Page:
Now, with many K-12 schools offering remote learning only, many more children are in need of child care who previously attended elementary schools. Yet our state’s child care programs are struggling to keep their doors open, and many have closed.

...

High-quality child care programs don’t just fall from the sky whenever they are needed. They are built over time upon a foundation of trust, health and safety guidelines and small business ingenuity.

That’s why Child Care Aware of America and Child Care Aware of Washington are asking Congress to invest in the long-term stability and success of our country’s child care system.

We would never expect our K-12 educational system to struggle month after month with only stopgap funding, and then expect it to be 100% ready for in-person instruction when the pandemic subsides.

We cannot expect it of our mostly privately funded child care system either.

Investments reveal what matters. Investing in America’s children, families and workforce matters.

For Washington’s and the nation’s economy to reopen after the COVID-19 threat subsides, millions of families will need safe, affordable child care. Let’s make sure it will be there for all with robust public investment.

Read the full op-ed.

Topics: Media Mention

Continue Reading

Can I Safely Send My Kid to Day Care? We Asked the Experts

By CCAoA on October 22, 2020

New York Times

In a report of U.S. child care facilities released on Sept. 24, Child Care Aware of America, a nonprofit advocacy group for providers, found that nationwide, 35 percent of nonresidential child care centers and 21 percent of in-home child care facilities that had been open before the pandemic had closed by July.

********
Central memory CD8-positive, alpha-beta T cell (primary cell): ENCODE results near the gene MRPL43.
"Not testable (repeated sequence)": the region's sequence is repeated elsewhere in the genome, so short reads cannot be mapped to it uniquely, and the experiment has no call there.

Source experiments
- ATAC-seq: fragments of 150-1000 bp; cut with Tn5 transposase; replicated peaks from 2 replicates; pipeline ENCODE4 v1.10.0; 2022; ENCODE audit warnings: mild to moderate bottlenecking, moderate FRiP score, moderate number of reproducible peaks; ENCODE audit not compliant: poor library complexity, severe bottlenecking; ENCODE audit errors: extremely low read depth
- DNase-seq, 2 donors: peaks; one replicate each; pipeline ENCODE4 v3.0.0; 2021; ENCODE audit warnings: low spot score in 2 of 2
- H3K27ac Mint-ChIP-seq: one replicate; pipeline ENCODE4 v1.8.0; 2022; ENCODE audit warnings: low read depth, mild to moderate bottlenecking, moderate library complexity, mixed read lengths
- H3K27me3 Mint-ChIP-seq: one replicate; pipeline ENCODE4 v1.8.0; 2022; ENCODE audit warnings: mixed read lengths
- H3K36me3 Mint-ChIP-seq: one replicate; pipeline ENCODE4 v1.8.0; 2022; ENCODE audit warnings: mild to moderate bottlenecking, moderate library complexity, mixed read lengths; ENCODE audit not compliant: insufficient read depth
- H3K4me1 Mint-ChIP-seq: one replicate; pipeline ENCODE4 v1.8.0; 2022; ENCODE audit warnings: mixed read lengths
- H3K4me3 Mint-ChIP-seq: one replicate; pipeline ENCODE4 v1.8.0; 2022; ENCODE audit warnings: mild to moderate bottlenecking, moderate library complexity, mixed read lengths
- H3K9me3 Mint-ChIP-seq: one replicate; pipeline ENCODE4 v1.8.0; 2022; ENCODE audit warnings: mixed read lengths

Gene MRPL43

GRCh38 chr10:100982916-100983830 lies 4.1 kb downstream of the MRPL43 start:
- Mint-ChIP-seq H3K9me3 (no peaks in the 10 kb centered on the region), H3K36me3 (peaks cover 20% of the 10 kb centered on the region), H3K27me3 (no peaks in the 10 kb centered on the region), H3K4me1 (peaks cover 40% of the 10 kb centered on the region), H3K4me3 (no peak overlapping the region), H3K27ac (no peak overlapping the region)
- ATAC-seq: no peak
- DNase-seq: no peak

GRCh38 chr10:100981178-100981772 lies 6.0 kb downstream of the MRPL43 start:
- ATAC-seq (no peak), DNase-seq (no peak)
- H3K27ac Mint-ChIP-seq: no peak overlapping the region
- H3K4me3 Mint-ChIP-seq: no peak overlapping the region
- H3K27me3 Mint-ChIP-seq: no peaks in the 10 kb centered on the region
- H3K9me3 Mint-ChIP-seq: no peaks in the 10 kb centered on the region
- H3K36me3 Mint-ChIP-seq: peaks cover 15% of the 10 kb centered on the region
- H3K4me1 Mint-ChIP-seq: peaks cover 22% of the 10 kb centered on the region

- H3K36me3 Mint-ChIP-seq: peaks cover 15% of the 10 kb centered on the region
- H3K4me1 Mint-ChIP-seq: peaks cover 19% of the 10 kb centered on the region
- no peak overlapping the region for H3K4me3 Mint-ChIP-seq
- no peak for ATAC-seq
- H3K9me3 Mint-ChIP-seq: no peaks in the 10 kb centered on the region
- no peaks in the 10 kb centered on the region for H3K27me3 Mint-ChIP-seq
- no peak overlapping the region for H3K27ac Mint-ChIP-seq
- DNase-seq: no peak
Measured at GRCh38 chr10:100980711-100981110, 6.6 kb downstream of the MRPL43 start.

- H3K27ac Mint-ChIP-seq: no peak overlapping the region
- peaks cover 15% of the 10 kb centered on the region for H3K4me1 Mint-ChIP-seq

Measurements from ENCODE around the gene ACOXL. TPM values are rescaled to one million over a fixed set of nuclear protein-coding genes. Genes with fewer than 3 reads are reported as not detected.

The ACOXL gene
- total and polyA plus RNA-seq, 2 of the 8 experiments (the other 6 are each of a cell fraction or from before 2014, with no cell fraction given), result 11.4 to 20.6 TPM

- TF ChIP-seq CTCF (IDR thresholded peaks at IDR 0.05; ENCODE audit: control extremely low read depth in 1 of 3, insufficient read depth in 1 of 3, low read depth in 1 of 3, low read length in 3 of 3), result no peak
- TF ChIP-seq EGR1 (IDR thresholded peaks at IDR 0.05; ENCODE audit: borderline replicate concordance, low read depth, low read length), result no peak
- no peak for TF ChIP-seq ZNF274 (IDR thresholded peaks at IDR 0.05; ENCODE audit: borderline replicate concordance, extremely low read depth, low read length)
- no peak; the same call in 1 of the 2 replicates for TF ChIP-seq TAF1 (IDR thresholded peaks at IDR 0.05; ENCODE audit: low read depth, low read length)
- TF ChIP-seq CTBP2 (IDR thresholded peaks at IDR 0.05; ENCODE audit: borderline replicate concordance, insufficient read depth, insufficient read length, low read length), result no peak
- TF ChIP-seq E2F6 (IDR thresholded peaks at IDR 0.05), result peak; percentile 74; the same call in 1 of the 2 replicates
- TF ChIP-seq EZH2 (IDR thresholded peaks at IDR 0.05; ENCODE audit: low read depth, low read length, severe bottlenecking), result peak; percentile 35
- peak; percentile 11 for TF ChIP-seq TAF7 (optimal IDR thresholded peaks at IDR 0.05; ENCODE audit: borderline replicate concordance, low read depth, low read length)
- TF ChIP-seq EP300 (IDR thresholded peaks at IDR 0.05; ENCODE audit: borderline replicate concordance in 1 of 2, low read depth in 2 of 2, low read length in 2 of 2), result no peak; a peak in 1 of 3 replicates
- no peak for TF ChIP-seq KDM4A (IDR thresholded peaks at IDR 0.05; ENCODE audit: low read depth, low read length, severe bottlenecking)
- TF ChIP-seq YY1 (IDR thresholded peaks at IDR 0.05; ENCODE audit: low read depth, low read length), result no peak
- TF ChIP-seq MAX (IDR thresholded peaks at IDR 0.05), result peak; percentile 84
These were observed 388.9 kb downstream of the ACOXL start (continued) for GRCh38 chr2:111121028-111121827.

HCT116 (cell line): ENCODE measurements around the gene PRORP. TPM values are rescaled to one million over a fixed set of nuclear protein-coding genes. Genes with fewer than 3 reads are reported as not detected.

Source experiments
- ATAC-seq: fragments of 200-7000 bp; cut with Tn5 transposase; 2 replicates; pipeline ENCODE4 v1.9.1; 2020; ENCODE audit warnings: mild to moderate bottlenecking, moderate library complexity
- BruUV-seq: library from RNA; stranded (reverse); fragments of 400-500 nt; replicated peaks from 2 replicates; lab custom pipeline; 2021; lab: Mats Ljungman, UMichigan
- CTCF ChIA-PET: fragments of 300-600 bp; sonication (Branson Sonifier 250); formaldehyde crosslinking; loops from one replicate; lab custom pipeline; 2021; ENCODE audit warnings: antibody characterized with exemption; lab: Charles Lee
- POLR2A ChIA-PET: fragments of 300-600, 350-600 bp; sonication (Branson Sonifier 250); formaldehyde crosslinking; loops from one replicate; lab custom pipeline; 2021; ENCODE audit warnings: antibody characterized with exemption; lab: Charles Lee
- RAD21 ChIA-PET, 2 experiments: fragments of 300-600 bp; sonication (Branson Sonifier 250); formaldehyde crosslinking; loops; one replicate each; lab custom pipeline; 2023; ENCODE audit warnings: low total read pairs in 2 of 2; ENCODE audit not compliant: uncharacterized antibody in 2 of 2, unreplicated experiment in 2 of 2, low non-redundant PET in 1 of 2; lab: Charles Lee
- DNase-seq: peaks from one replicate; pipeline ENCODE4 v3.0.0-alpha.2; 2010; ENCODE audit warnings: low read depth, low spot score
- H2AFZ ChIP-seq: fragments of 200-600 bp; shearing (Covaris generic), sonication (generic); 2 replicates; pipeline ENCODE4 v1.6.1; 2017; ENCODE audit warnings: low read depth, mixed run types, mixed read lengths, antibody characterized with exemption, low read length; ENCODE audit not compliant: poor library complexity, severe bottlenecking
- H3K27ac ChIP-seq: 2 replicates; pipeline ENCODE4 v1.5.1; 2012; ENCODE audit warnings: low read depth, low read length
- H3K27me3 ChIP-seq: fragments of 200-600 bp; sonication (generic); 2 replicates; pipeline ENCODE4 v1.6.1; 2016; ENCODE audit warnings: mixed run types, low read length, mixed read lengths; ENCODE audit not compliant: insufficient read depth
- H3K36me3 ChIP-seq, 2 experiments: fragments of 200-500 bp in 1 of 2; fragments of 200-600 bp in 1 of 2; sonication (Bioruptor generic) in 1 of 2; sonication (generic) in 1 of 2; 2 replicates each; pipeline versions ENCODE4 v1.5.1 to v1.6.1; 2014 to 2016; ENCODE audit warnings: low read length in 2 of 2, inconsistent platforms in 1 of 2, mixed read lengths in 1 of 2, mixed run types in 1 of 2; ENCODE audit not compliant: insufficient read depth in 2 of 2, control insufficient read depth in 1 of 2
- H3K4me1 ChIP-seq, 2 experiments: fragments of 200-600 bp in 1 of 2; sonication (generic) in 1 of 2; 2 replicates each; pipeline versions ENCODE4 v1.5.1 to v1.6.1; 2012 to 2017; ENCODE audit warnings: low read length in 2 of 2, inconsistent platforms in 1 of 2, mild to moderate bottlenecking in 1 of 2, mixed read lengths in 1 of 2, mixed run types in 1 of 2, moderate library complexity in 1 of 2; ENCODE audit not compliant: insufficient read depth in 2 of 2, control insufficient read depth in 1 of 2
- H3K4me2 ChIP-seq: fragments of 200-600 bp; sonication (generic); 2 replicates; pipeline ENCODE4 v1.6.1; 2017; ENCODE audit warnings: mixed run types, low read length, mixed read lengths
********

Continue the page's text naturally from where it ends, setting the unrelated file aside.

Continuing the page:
According to the largest study of its kind, published in the journal Pediatrics, researchers from Yale and Columbia surveyed more than 57,000 child care providers across 50 states plus Washington, D.C. and Puerto Rico between May and June. They found no relationship between working in day cares and contracting or being hospitalized for Covid-19, regardless of race, ethnicity or other factors.

“Child care providers who reported to work during the first three months of the pandemic were no more likely to contract Covid-19 than those who did not report to work,” said Walter Gilliam, a psychologist and early childhood and education policy researcher at the Yale Child Study Center, who led the study. Most facilities in the study followed careful safety protocols.

But, he added, “If the transmission rate is high in your community, of course it’s going to get into your child care program.”

Read the full article.

Topics: Media Mention

Continue Reading

Yale Study Finds No Correlation Between Child Care Centers and Coronavirus Transmission

By CCAoA on October 20, 2020

Cheddar

First large-scale study finds child care is not associated with the spread of Covid-19. Cheddar's Hena Doba is joined by Yale University Professor and lead on the study, Walter Gilliam, and Child Care Aware of America CEO Lynette Fraga.

Watch the interview.

Topics: Media Mention

Continue Reading

Lynette M. Fraga Discusses the New Study that Child Care Is Not Linked to COVID

By CCAoA on October 16, 2020

SiriusXM, Press Pool with Julie Mason

Lynette M. Fraga, Ph.D., CEO of Child Care Aware of America, discusses the Yale study and the heroic efforts of child care providers to prevent the spread of COVID-19.

Listen to the interview.

Topics: Media Mention

Continue Reading

Daycare Centers Are Very Low Risk for Covid-19 Transmission, Study Says

By CCAoA on October 14, 2020

Wall Street Journal